For more than three hours, anyone attempting to enter or leave the president’s office was met with a few dozen protesters advocating more environmentally friendly university policies.
OU students participated in a march and sit-in for the climate strike at the office of the president in Evans Hall on Nov. 7. The Environmental Justice Coalition of Oklahoma held a march down the South Oval before transitioning to a sit-in outside interim OU President Joseph Harroz’s Evans Hall office.
Environmental Justice Coalition of Oklahoma co-founder Gant Roberson was one of the event's main organizers and said action has to be taken.
“Our generation is being forced to pick up the pieces of previous generations, and we have very little time to take meaningful action on a global scale before it is too late to prevent climate change,” Roberson said.
Other parts of the world are already suffering from the effects of climate change, Roberson said, and change must start at OU before climate change progresses further.
These are there demands that were handed out. pic.twitter.com/hddMBgHUh3— em (@emmarileydavis) November 7, 2019
The group presented a list of demands to the university, sectioned off by financial demands, social demands and sustainability demands. The demands included renaming buildings named after oil and gas companies and mandating game-day food and landscaping techniques, according to a document the group distributed during the sit-in.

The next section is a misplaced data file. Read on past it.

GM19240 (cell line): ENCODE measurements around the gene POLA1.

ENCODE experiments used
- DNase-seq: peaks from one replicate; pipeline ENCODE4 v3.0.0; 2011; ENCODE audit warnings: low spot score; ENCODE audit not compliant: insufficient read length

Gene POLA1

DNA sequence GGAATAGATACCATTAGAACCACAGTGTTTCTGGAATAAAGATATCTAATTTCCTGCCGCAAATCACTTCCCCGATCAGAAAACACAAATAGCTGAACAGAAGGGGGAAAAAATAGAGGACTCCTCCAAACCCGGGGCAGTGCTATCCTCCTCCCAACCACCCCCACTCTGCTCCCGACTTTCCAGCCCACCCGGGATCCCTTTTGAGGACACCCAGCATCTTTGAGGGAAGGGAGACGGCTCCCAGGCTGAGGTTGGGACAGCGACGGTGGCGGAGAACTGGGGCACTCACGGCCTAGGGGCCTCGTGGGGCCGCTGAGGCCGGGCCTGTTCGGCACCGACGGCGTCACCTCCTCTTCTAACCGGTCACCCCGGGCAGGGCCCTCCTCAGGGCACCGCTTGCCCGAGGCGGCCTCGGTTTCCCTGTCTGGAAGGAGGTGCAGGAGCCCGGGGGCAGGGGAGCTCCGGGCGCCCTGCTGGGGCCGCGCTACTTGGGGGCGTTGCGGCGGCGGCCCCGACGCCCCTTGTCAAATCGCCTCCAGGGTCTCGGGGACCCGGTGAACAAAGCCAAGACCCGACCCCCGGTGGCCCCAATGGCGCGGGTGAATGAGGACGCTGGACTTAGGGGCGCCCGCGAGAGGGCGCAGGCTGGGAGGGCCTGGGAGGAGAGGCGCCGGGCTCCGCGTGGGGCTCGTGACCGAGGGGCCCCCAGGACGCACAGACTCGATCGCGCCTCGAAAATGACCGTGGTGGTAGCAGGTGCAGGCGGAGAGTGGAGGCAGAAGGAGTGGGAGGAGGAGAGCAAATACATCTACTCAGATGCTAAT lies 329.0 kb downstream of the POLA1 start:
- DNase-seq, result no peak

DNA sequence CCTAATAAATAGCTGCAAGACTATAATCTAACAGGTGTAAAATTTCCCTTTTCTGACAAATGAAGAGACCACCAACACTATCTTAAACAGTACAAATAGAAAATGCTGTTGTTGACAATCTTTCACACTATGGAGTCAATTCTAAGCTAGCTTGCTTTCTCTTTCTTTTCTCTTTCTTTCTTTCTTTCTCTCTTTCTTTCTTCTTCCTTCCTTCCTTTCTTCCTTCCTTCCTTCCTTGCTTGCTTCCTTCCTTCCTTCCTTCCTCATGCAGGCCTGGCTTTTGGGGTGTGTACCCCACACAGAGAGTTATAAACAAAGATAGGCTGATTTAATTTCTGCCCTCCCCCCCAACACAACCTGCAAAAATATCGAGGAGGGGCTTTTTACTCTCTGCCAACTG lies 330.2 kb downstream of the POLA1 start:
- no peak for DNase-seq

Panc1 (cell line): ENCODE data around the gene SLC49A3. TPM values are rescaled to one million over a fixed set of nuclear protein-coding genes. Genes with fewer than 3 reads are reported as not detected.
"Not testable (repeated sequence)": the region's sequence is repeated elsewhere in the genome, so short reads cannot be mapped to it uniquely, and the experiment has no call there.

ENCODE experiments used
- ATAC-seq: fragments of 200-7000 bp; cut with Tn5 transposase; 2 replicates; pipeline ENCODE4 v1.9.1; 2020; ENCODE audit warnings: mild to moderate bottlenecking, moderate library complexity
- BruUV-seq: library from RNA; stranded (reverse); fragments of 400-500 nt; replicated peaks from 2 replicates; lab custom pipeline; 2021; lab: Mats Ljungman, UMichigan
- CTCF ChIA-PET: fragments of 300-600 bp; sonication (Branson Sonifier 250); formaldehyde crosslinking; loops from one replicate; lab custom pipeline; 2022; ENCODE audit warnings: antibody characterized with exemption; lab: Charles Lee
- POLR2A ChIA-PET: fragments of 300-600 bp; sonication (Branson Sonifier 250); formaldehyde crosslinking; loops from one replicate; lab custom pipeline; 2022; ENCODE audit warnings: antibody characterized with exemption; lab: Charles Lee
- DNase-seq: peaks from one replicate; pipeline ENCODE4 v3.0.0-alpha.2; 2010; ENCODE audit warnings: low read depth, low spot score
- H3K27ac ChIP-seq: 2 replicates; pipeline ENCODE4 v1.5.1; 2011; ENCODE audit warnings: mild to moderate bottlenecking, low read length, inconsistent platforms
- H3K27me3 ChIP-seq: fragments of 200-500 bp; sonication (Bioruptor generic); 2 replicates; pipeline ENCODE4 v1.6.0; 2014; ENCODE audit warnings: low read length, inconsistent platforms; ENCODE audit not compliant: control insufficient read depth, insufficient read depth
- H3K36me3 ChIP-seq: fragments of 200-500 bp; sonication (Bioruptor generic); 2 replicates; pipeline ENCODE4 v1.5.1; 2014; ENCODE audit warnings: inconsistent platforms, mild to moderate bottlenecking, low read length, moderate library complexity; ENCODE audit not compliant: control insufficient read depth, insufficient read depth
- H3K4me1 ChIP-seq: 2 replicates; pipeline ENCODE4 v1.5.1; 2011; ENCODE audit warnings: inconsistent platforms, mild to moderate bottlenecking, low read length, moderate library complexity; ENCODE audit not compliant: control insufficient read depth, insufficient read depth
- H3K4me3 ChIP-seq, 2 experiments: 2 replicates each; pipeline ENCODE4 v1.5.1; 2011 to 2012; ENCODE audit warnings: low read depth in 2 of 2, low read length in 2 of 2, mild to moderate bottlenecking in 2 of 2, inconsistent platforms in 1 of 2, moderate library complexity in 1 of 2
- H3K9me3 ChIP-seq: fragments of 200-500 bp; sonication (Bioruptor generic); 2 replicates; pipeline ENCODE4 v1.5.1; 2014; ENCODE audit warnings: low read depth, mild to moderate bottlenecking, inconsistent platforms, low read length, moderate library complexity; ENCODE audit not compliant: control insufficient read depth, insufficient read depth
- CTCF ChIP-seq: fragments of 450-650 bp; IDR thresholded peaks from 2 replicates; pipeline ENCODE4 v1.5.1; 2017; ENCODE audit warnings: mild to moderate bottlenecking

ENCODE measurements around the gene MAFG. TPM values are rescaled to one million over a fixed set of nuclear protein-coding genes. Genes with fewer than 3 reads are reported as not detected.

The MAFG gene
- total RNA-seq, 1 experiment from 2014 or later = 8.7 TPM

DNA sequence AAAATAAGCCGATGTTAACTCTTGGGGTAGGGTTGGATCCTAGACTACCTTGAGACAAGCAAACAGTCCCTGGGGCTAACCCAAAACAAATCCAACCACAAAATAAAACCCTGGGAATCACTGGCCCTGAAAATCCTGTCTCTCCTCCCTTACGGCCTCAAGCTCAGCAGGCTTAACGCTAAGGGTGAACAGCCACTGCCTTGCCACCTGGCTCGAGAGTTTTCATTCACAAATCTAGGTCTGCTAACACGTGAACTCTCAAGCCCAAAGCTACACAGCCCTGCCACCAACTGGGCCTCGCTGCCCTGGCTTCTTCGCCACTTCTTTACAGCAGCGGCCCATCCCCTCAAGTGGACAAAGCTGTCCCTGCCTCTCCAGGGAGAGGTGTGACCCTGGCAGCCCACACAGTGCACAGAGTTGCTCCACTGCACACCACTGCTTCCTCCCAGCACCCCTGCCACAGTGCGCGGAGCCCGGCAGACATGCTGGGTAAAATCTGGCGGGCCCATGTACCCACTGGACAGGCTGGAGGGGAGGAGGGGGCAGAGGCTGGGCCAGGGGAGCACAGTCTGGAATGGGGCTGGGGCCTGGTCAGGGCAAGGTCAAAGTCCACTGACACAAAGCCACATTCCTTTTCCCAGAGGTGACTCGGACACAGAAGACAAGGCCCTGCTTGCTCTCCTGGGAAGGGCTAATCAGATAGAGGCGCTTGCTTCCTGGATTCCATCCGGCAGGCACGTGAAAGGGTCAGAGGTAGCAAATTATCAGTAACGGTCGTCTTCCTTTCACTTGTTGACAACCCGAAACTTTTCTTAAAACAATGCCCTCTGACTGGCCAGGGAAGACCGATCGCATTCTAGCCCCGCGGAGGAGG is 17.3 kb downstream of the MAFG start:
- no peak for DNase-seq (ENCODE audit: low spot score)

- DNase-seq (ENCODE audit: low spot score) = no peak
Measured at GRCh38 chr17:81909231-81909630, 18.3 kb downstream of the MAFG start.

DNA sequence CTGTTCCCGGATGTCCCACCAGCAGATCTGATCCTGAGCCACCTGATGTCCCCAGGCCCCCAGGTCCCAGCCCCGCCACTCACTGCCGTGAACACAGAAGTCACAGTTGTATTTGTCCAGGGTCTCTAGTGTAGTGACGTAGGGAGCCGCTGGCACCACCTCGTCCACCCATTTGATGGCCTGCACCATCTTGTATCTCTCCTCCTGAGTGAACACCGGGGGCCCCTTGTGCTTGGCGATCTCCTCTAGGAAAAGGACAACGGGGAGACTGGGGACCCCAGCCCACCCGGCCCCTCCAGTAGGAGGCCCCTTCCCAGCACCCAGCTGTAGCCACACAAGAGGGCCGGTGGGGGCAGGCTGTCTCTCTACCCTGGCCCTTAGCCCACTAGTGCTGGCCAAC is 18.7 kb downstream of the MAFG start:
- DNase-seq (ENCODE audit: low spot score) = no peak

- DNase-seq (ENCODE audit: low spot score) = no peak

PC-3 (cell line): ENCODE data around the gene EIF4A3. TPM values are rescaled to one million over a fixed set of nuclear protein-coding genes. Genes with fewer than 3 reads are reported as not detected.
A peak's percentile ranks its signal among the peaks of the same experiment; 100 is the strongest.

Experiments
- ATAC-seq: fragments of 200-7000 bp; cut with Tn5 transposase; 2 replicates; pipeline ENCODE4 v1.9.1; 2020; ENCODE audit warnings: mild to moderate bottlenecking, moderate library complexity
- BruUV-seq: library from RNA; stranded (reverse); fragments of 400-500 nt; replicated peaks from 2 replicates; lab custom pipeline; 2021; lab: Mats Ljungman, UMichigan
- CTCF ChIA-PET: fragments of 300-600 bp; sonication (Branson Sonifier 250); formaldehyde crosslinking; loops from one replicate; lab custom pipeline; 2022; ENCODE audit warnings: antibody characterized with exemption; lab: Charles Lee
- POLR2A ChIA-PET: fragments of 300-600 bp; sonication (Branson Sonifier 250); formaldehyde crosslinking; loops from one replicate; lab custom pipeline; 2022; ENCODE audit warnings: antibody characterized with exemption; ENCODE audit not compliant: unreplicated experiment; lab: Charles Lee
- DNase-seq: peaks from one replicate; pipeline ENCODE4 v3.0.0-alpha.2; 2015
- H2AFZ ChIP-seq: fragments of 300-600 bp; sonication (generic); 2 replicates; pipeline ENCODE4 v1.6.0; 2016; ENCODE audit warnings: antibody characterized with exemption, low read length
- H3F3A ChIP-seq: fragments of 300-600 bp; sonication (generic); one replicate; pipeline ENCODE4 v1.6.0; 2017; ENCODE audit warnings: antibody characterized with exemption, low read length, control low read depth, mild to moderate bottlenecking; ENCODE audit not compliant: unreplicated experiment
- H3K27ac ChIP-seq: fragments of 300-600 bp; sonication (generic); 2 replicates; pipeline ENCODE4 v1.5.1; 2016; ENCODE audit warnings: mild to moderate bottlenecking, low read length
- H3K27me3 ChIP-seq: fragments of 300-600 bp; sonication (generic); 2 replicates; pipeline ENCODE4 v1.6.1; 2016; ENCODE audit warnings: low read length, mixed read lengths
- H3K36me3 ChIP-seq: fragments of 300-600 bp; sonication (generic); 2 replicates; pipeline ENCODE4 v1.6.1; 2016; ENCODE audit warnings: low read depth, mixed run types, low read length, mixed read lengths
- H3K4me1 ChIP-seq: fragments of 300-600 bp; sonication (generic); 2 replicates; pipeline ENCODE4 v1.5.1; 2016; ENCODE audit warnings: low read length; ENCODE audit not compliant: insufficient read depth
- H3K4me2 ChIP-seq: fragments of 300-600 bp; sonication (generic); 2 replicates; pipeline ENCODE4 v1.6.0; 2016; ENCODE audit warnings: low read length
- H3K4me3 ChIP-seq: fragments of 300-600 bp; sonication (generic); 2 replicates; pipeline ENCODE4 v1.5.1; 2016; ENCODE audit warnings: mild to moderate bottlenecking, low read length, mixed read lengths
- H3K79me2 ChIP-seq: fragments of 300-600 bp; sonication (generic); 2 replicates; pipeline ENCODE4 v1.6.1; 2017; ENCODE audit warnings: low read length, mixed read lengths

Other demands included more vegan and vegetarian food options and using low or no water with landscaping, Environmental Justice Coalition of Oklahoma co-founder Matt Salcido said.
The group stayed in the office until Assistant Vice President for Student Affairs and Assistant Dean of Students Brynn Daves set up a series of meetings with the heads “over executive affairs, over operations, over development and all the areas (that concerned the group)” after over three hours of protesting.
The protesters are scheduled to meet with OU officials Nov. 11.
“Today a group held a peaceful protest in Evans Hall,” said OU Director of Media Relations Kesha Keith in a Nov. 7 email. “The group issued a list of demands related to both the oil and gas industry and the university’s sustainability efforts for attention and response. Productive dialogue between members of the group and OU officials resulted in a plan for a meeting with OU executives.”
Roberson said he sees this as one step in their journey and discussed ultimately taking this issue to the state and national levels.
“Our action is going to continue to be disruptive until all of these institutions are held accountable for their actions and begin to take real steps to prevent climate change,” Roberson said.